Sanjay Dutt: Pawn-who-would-be-Queen
by Sandhya Jain on 03 Apr 2009 7 Comments

Cine star Sanjay Dutt, convicted in the 1993 serial bomb blasts in Mumbai and now general secretary of the Samajwadi Party, crossed the limits of normal and political decency by insinuating that Law Minister Hansraj Bharadwaj was responsible for the Supreme Court decision to deny him permission to contest the Lok Sabha elections.

So grave are the implications of his virtual challenge to the ruling dispensation and judicial independence, that Chief Justice of India, Mr. KG Balakrishnan, had to take the utterly unprecedented step of formally and personally denying the allegations.

While it is debatable if the Chief Justice of India should himself have issued the denial, the fact that the Supreme Court as an institution felt pained and compelled to do so, has taken us to a new low in public life. Possibly the Honourable Court felt that the Law Minister’s admission that he received Sanjay Dutt at his residence on 30 March after Dutt alleged that he had a ‘sting’ CD, cast a shadow over judicial probity and independence. Whichever way one looks at it – a convict on bail has thrown mud at one of the high institutions of the land, and he has dared to do so only because he is politically well-connected and well-heeled.

Even more reprehensible is his allegation that the Congress Party was morally responsible for the death of his father, cine actor Sunil Dutt, because it inducted Shiv Sena leader Sanjay Nirupam into the party for reasons of political expediency.

Surely if Sunil Dutt could survive his son doing drugs, getting involved with undesirables from the underworld, and having an admitted association with the planners and executors of the heinous Mumbai 1993 blasts, and still fight a sustained legal battle for his freedom – then the political mobility of one Sanjay Nirupam should not disturb his sleep. Unless, of course, the advent of Nirupam threatened his own political career.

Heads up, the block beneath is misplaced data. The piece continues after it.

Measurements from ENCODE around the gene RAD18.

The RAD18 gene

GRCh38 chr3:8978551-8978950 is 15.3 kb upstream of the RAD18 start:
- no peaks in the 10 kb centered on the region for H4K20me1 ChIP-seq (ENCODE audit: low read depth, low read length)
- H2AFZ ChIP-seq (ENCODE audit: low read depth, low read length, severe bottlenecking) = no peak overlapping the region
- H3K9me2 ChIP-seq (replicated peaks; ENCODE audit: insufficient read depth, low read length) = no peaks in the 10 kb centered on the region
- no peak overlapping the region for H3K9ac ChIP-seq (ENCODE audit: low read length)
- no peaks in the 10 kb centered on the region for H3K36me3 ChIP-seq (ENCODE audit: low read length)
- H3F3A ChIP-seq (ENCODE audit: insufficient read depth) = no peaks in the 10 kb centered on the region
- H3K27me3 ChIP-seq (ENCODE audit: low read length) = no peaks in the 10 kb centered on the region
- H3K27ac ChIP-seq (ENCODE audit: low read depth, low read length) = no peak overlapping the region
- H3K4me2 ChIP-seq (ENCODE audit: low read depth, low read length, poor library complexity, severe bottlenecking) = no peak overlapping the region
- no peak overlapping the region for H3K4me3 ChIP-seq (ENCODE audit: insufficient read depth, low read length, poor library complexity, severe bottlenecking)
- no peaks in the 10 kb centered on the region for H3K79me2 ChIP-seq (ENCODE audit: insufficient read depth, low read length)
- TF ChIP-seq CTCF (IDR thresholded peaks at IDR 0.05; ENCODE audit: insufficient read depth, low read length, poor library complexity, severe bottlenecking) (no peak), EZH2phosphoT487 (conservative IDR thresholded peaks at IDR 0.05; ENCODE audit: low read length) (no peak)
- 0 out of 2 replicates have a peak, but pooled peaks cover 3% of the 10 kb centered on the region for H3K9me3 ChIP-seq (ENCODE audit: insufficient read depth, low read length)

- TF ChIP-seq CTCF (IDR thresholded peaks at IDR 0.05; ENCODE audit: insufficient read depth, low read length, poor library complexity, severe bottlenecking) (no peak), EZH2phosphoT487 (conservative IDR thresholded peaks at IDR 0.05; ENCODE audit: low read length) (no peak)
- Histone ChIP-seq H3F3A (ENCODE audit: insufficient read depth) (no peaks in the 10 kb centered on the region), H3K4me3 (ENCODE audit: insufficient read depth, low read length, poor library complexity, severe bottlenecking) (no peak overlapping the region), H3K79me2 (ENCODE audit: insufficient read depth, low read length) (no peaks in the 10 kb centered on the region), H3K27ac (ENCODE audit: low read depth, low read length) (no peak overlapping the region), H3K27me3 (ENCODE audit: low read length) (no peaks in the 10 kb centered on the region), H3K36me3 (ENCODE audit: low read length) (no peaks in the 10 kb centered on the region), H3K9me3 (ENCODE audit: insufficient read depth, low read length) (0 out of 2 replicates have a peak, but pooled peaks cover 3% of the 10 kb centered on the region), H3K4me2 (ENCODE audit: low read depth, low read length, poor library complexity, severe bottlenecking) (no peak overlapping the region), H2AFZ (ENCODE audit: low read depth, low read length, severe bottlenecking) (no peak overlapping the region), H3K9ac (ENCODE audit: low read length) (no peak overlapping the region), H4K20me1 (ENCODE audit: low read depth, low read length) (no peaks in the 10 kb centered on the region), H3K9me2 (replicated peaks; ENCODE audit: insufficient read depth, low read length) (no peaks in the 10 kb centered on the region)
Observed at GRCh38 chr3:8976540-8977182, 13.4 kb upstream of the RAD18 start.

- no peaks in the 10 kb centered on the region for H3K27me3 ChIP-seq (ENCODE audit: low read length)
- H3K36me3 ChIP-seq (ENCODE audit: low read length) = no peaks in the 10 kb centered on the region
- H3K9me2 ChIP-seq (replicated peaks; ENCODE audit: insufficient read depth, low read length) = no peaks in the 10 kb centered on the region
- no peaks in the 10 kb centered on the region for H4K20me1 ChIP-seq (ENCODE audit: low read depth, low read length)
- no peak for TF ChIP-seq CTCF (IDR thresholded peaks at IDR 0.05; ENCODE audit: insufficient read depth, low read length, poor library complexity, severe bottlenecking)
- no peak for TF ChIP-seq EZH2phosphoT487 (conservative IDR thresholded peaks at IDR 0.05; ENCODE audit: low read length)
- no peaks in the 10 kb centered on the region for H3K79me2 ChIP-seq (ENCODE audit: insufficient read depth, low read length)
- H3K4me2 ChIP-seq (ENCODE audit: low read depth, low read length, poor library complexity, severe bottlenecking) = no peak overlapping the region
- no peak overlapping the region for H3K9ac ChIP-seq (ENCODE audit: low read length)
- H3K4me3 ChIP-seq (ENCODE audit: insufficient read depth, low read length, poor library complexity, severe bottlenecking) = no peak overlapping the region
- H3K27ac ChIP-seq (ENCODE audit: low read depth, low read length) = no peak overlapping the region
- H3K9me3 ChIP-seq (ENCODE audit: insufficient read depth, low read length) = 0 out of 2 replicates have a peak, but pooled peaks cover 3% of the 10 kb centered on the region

In that case, it is possible that Sunil Dutt did tell Sanjay he was “hurt” by the induction of Nirupam. But did he never tell Sanjay how disturbed and hurt he was by the way Sanjay had turned out, the disgrace and dishonour he had brought to the carefully nourished image of a perfect and cultured family? It’s a bit rich that Sanjay should take potshots at sister, Priya Dutt, MP, for being a member of the party “which killed her father.”

The fact is Sanjay himself would have been more than contented if Ms. Sonia Gandhi had selected him for the Congress ticket in the first place. Moreover, not so long ago, Sanjay was happy to use his Congress connections to get a book on his late parents released at the residence of Prime Minister Manmohan Singh. He again demonstrated a keen desire to get a party ticket. It was the Congress inability to oblige two members of the same family in the same state, and that too, a convict in the 1993 Mumbai serial bomb blasts, that forced the aging actor to seek other pastures.

In a television interview on 1 April, Dutt tried to invoke public sympathy saying, “I have been prosecuted for last 18 years. If you look at the track record, when I went to jail Congress was in power, when I got bail Congress was not in power and when I was re-arrested Congress was in power.” He openly stated that if the party had “valued” his late father, they “could have loved me a little bit.”